mother’s point about nationality not being important to them. “We had a customer from Saudi Arabia who wanted something
like they eat, and my mum made her version for him. He loved it and came back again with friends”. “We have a customer from Italy – every time she wants that stew” says Farzaneh, pointing to a customer’s dish at the next table. This is why they do what they do: to show what Persian home-cooked food is about and bridge cultural gaps. Where else in the world are Iranians and Saudis breaking bread and enjoying themselves together? Food, setting and charisma can be powerful tools, as they understand well. This is their first crack at a business and it’s Farzaneh’s first job, even if she’s been training for it all her life. It’s hard work, but they already inspire loyalty in their customers and to Farzaneh, this makes it all worthwhile. “When you’re tired and you see their reactions, when you see them happy, this takes the stress from us”. Good and simple is the recipe to success it seems in life and cooking. Good, simple qualities of kindness, hospitality and honesty, and good, simple ingredients for the pan. Don’t overcomplicate things. Represent yourself and express with truth. These are the values that come across by the bowlful when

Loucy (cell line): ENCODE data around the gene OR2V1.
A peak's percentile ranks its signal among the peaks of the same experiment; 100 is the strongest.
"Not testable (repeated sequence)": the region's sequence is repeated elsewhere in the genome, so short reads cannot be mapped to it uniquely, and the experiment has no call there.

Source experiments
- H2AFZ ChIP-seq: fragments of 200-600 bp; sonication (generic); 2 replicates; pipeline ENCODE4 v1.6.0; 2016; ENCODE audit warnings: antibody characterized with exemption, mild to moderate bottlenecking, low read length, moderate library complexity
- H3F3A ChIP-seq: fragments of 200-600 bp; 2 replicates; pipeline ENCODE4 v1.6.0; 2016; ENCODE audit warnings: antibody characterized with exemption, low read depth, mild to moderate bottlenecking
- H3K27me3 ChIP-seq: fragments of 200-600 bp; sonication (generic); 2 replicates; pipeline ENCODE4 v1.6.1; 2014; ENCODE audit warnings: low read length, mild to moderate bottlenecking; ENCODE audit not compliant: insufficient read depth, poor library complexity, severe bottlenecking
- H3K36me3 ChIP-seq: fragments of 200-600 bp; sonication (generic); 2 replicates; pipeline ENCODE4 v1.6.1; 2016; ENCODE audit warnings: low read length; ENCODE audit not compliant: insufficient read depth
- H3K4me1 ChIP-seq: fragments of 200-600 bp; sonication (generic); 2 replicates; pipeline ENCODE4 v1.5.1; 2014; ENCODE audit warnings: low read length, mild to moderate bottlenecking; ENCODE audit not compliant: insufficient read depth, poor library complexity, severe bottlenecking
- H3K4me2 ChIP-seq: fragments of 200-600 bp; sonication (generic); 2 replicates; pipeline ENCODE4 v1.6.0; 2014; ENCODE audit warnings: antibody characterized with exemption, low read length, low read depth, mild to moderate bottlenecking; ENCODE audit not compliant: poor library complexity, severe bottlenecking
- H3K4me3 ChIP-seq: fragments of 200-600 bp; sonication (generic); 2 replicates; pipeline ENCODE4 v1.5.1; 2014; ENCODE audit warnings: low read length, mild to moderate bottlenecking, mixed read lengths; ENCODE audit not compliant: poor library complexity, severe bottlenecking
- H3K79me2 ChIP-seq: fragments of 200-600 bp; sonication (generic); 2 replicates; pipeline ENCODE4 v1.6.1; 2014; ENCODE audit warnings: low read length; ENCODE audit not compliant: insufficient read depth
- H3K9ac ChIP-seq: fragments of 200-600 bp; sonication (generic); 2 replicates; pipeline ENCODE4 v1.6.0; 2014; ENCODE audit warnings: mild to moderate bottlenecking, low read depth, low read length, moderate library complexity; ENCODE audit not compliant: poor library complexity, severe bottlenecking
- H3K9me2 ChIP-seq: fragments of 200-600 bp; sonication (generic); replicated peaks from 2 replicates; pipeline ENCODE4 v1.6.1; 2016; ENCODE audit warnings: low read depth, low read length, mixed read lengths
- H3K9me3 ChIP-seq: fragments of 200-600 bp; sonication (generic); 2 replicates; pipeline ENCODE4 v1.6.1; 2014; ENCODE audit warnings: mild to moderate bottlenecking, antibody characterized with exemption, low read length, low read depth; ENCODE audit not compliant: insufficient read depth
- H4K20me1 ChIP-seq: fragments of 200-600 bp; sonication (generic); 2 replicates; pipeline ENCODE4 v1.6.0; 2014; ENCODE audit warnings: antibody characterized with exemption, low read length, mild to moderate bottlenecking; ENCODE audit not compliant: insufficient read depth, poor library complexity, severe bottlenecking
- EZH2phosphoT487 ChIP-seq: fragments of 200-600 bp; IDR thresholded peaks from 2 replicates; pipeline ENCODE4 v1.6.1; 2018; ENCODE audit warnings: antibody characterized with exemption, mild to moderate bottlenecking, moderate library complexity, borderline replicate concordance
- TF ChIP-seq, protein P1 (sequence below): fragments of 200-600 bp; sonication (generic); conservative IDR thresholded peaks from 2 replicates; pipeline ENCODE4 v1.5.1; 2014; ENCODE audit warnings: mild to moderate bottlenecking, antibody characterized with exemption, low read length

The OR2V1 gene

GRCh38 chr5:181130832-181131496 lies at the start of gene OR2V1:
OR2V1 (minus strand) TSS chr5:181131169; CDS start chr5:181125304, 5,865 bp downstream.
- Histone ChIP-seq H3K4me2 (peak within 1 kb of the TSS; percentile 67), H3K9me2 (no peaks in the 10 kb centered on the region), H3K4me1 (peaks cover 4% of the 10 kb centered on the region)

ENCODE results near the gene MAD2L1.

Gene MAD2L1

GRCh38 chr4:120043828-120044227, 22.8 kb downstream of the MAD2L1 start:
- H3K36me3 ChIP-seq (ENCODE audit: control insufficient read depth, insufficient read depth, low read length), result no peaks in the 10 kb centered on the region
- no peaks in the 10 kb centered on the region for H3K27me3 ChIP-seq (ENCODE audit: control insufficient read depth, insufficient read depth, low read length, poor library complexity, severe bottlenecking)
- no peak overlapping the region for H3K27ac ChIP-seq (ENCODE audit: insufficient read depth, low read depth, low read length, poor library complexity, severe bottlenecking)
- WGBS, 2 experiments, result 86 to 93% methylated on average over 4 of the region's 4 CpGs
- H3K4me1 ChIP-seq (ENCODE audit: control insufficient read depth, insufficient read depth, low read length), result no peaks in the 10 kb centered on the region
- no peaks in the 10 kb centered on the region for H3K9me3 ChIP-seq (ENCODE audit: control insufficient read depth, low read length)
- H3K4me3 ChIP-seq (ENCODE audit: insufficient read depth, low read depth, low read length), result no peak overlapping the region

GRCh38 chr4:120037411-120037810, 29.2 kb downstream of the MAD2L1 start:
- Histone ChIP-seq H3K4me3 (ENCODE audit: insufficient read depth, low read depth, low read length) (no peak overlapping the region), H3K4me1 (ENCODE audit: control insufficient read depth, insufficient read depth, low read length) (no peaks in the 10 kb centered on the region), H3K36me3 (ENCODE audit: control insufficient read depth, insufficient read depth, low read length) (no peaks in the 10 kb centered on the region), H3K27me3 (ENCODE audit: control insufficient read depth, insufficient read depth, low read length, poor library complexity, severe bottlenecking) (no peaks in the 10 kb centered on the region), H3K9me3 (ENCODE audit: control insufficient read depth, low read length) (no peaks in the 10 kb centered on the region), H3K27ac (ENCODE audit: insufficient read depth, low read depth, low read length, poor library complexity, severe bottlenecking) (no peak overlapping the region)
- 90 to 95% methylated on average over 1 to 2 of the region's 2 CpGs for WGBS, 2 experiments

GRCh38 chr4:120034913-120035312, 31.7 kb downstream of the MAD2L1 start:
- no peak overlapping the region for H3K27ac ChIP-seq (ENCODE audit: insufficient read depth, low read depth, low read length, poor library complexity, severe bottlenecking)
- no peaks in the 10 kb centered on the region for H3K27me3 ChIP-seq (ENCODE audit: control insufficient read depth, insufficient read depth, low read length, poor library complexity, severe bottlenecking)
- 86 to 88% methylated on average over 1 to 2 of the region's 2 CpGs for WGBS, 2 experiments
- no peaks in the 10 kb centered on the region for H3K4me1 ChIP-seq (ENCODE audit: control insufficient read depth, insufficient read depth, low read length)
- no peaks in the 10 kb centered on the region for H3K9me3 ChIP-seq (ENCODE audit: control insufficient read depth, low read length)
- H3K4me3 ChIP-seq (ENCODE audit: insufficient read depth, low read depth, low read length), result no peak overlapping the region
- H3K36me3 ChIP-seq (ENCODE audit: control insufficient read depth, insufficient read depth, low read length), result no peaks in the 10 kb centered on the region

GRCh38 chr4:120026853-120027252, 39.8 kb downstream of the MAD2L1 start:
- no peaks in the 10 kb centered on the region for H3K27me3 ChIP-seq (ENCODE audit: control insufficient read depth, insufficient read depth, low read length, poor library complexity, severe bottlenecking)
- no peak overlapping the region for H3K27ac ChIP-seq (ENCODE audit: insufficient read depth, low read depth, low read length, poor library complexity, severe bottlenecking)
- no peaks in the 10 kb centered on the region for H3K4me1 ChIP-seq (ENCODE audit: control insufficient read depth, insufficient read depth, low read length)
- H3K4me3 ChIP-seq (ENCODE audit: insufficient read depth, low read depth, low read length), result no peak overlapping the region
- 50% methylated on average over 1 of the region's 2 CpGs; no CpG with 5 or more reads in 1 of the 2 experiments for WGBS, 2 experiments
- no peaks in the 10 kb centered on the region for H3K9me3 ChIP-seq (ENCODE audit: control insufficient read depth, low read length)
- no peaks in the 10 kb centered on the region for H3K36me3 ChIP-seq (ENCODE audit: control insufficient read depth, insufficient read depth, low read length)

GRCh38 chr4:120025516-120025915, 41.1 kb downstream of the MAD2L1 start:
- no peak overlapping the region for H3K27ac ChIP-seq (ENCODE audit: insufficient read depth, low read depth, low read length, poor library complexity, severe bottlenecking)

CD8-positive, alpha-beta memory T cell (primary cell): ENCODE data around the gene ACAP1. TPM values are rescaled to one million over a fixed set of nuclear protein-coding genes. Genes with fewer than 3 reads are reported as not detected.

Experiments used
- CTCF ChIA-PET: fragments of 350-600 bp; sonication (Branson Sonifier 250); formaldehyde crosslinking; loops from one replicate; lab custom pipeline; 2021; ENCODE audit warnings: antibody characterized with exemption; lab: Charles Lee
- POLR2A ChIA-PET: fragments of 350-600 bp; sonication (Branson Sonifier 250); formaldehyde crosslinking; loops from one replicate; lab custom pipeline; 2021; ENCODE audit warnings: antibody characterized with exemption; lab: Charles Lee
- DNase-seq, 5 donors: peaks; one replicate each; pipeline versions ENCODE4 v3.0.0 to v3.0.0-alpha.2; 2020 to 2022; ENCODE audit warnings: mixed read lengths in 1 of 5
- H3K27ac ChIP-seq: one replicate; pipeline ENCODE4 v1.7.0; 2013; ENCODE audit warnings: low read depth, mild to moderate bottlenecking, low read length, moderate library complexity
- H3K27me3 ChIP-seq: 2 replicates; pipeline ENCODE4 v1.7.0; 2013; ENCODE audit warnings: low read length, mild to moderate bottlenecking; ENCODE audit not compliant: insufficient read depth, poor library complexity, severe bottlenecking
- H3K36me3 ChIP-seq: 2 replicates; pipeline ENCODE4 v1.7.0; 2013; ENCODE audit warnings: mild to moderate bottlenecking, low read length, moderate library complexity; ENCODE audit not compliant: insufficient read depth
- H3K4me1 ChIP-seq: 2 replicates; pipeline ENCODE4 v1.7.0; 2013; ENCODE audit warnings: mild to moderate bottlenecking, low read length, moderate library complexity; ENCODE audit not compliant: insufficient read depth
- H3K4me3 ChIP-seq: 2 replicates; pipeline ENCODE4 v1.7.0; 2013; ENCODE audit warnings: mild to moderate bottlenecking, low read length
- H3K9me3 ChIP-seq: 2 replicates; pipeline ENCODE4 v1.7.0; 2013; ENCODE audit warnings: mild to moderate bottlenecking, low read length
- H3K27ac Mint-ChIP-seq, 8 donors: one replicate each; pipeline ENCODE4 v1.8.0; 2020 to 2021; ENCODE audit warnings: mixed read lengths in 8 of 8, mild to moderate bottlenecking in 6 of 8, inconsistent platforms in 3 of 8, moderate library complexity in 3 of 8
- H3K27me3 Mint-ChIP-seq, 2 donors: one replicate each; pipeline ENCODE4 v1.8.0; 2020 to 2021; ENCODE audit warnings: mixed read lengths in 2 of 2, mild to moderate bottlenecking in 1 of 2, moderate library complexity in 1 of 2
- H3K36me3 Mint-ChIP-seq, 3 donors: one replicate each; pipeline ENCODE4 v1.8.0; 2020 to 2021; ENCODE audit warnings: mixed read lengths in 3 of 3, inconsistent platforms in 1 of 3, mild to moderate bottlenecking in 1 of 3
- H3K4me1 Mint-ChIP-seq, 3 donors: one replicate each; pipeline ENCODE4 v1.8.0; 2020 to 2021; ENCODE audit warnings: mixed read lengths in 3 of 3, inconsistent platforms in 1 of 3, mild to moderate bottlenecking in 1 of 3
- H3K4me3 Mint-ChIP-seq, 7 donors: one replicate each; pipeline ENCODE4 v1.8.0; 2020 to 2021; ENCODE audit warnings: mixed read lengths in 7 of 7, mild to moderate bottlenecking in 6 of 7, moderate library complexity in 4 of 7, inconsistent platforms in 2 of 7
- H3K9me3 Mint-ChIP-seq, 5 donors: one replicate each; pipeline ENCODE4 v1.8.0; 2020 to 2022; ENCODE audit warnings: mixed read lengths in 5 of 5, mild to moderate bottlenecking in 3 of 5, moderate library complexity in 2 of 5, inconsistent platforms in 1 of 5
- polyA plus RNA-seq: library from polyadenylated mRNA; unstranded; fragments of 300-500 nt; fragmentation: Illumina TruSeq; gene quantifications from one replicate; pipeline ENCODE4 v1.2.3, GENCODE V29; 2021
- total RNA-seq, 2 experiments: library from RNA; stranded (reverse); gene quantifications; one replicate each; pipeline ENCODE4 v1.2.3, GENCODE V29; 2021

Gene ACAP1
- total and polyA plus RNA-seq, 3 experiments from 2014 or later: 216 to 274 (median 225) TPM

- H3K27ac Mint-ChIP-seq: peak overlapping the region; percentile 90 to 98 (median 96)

Farzaneh speaks about her art.
Unquiet Meals: The Road to Radford is a cultural blog series with images by Phil Formby and words by Josh Osoro Pickering. See more at unquietmeals2019.wordpress.com
Nima is the business mind behind Saffron, and he speaks passionately about future plans and expansions: a chain one day, shisha and events such as music and dance – including one for women only, with blacked out windows and a chance to let down the hair
in privacy and comfort. There is no political statement here, just an attempt at inclusivity and welcoming.
Written by: Joshua Pickering